Remember how Sept. 11 was supposed to be a big day for the Chargers stadium? Well, as was clear pretty much from the beginning, the Chargers had no interest in engaging with the mayor on his stadium plan and the deadline to get a special election on the calendar in January came and went.
What does this mean? There won’t be an election until next June at the earliest – and that’s if there’s a team interested in San Diego by then. The next stadium date to watch is early next month, when NFL owners gather to talk about Los Angeles.
The Jacobs Plan Is Back-er
There’s another big decision now on the mayor’s plate thanks to a state Supreme Court move Friday. The court declined to take up Qualcomm founder Irwin Jacobs’ plan to remake Balboa Park’s Plaza de Panama. The original $45 million plan, which Jacobs was going to pay for, was scrapped when a lower court said it violated city laws. But now the appellate court ruling saying the project is fine will be the final word.
Last month, a spokesman for the mayor told us Faulconer was waiting on final legal resolution to see if he would revive the effort. Now we have it.
Cops in Other Cities Release Videos, Policing Still Happens
Police Chief Shelley Zimmerman has doubled, tripled and quadrupled down on her decision not to publicly release footage from officer body-worn cameras, saying that doing so would violate people’s due process. She also is fighting the release of private security camera footage of an officer-involved shooting that killed an unarmed, mentally ill man in April.
But we’ve learned that other places have no such qualms, even sometimes when the video is embarrassing. In Seattle, police put virtually all of their videos on YouTube using a blurring technique to address privacy concerns. The New York Police Department Friday released a video of an officer tackling former tennis star James Blake, which has sparked all sorts of protest.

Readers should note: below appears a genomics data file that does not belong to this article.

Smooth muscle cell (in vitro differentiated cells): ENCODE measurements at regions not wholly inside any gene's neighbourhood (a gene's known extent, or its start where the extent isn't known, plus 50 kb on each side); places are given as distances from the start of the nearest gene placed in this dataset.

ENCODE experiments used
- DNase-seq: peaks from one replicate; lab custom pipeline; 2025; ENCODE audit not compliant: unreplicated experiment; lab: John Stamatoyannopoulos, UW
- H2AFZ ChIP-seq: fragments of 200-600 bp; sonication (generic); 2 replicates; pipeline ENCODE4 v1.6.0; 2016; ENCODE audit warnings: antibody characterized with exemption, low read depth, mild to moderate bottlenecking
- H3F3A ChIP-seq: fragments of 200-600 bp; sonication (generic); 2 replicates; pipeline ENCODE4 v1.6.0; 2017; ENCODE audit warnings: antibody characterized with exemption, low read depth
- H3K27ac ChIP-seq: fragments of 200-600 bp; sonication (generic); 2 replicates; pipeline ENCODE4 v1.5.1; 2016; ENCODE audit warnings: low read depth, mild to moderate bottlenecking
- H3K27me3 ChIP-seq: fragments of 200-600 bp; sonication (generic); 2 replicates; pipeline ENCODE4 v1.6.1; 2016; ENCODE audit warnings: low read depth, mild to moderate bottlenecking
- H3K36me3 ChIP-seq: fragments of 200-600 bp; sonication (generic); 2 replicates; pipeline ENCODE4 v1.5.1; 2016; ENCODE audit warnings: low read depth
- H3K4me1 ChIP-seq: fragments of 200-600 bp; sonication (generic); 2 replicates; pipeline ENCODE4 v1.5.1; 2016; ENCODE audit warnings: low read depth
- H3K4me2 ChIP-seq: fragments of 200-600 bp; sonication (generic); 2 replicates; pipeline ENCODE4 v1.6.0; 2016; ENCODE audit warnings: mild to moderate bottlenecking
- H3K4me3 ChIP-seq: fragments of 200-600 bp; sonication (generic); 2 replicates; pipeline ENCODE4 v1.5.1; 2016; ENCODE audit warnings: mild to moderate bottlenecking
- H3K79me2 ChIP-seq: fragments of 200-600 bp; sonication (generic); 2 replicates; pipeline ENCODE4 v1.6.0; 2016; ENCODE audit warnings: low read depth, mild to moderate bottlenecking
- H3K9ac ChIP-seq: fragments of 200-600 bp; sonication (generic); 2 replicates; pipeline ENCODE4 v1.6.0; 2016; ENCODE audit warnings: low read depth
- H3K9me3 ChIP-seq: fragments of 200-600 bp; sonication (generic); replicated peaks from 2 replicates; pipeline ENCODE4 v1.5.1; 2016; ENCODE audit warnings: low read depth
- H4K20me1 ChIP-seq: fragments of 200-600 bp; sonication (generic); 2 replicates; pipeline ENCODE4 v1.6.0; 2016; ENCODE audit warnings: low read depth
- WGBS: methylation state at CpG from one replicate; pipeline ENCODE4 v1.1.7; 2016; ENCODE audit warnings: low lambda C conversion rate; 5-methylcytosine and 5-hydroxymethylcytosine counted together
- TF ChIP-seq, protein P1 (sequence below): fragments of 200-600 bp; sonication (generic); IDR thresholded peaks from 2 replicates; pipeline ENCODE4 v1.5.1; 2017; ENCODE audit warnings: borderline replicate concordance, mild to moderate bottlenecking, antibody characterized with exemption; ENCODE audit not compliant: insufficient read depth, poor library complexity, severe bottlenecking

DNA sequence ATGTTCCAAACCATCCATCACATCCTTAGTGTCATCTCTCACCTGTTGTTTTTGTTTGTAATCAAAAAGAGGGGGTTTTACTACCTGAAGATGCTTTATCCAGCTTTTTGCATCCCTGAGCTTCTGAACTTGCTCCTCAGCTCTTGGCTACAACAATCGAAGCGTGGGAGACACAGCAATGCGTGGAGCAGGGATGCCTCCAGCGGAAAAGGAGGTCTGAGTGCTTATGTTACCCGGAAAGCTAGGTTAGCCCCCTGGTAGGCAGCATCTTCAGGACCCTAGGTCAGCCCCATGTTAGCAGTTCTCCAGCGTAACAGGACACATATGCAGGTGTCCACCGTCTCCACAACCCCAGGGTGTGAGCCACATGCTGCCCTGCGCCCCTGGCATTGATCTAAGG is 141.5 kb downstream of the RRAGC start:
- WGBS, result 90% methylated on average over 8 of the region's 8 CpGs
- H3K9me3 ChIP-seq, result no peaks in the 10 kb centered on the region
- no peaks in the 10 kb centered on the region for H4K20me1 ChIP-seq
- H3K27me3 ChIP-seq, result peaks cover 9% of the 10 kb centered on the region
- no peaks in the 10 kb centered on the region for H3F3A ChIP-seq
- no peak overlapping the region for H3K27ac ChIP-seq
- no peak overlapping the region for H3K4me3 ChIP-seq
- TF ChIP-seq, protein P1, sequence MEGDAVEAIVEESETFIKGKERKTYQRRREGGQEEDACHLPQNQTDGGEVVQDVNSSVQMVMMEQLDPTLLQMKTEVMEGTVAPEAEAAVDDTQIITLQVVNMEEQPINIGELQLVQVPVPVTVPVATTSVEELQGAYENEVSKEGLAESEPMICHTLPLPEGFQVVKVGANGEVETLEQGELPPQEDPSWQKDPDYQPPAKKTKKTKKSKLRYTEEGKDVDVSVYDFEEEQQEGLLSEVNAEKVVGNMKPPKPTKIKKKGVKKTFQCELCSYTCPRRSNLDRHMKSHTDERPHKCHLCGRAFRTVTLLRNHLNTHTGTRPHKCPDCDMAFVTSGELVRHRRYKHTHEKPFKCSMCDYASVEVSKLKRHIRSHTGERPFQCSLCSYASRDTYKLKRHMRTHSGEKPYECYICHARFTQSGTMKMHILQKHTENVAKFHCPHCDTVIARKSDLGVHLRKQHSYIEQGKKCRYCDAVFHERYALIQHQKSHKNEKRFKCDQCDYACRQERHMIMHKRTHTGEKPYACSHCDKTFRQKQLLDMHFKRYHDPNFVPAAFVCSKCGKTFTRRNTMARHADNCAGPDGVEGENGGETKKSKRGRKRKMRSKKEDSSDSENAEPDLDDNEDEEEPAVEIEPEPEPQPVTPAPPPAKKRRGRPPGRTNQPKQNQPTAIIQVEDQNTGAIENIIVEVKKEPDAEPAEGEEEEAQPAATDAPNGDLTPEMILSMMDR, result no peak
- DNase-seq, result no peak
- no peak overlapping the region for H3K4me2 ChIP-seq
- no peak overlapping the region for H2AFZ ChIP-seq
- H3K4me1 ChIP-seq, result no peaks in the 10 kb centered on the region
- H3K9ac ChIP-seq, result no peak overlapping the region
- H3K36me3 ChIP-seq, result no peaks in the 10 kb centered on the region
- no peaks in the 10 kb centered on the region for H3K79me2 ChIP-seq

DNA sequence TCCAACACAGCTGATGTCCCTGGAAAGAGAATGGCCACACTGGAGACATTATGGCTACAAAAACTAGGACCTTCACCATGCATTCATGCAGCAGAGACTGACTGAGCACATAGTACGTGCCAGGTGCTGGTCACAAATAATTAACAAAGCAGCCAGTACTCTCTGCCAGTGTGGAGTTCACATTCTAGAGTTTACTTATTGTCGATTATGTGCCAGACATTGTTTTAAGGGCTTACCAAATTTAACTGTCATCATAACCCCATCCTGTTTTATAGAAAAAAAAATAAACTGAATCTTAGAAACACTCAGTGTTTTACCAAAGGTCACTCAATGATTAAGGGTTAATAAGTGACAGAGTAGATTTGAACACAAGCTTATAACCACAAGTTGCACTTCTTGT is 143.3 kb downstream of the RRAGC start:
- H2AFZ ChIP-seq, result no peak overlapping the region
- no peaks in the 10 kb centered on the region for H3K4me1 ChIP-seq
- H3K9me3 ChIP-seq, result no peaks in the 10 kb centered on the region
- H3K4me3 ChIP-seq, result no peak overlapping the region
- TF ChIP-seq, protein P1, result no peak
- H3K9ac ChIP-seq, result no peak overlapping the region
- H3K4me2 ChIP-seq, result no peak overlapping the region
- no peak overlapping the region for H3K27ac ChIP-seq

On Monday, San Diego’s City Council is scheduled to discuss the motion from us and other media outlets to unseal the April police shooting video.
Our attorney also wrote a blistering response in court Friday to the police’s argument that the video should be kept sealed.
Fletch’s Prez Pic Sparks Speculation
Nathan Fletcher got to sit next to POTUS this week, and a few pics he’ll probably treasure. But it provoked some local political operatives — Jason Roe and Ryan Clumpner, the head of the Lincoln Club, to speculate that Fletcher would be running for Rep. Scott Peters’ congressional seat, as they say they’ve heard. Mickey Kasparian and other labor leaders have made their displeasure with Peters known, as well as their determination to seek an alternative to the Democrat.
Fletcher, however, said he saw those tweets from Peters’ apartment in D.C.
“The only people who believe this nonsense are the Republican kids whose obsession with me, while misguided, is flattering,” he said. “I’m fully supportive of Scott and I’m not running.”
• Pioneering local black politician Leon Williams ate lunch Thursday at a downtown hotel that refused to serve him in 1941. Williams was celebrating the launch of a new biography.
• A city investigation into a local towing company on campaign finance allegations is moving forward. We highlighted the company and others in an investigation this week.
Most Read Stories of the Week
These were our top stories of the week:
Check out the rest in our post.